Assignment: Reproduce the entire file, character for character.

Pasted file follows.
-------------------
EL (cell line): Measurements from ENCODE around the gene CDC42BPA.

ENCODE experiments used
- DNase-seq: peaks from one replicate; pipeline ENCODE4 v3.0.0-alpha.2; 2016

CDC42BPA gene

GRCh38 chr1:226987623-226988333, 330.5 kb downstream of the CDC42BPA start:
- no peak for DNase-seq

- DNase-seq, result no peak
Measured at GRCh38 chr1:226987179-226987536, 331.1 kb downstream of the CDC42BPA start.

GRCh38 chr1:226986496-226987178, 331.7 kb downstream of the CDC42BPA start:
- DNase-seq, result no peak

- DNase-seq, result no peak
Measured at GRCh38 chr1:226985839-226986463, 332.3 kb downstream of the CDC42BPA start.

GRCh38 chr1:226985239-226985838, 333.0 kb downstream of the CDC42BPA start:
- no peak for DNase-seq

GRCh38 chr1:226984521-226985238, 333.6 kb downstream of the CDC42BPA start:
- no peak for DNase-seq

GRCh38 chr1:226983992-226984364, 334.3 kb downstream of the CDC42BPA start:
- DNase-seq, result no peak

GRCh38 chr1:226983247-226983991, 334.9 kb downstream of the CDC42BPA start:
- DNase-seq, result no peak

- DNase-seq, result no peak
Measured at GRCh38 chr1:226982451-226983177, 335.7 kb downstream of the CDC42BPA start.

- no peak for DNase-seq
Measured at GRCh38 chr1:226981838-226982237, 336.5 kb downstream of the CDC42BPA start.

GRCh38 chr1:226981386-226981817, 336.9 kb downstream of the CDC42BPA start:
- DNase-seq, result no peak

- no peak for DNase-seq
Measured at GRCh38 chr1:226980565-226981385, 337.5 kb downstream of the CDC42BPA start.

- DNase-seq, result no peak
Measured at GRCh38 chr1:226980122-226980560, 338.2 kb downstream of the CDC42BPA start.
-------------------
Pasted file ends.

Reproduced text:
EL (cell line): Measurements from ENCODE around the gene CDC42BPA.

ENCODE experiments used
- DNase-seq: peaks from one replicate; pipeline ENCODE4 v3.0.0-alpha.2; 2016

CDC42BPA gene

GRCh38 chr1:226987623-226988333, 330.5 kb downstream of the CDC42BPA start:
- no peak for DNase-seq

- DNase-seq, result no peak
Measured at GRCh38 chr1:226987179-226987536, 331.1 kb downstream of the CDC42BPA start.

GRCh38 chr1:226986496-226987178, 331.7 kb downstream of the CDC42BPA start:
- DNase-seq, result no peak

- DNase-seq, result no peak
Measured at GRCh38 chr1:226985839-226986463, 332.3 kb downstream of the CDC42BPA start.

GRCh38 chr1:226985239-226985838, 333.0 kb downstream of the CDC42BPA start:
- no peak for DNase-seq

GRCh38 chr1:226984521-226985238, 333.6 kb downstream of the CDC42BPA start:
- no peak for DNase-seq

GRCh38 chr1:226983992-226984364, 334.3 kb downstream of the CDC42BPA start:
- DNase-seq, result no peak

GRCh38 chr1:226983247-226983991, 334.9 kb downstream of the CDC42BPA start:
- DNase-seq, result no peak

- DNase-seq, result no peak
Measured at GRCh38 chr1:226982451-226983177, 335.7 kb downstream of the CDC42BPA start.

- no peak for DNase-seq
Measured at GRCh38 chr1:226981838-226982237, 336.5 kb downstream of the CDC42BPA start.

GRCh38 chr1:226981386-226981817, 336.9 kb downstream of the CDC42BPA start:
- DNase-seq, result no peak

- no peak for DNase-seq
Measured at GRCh38 chr1:226980565-226981385, 337.5 kb downstream of the CDC42BPA start.

- DNase-seq, result no peak
Measured at GRCh38 chr1:226980122-226980560, 338.2 kb downstream of the CDC42BPA start.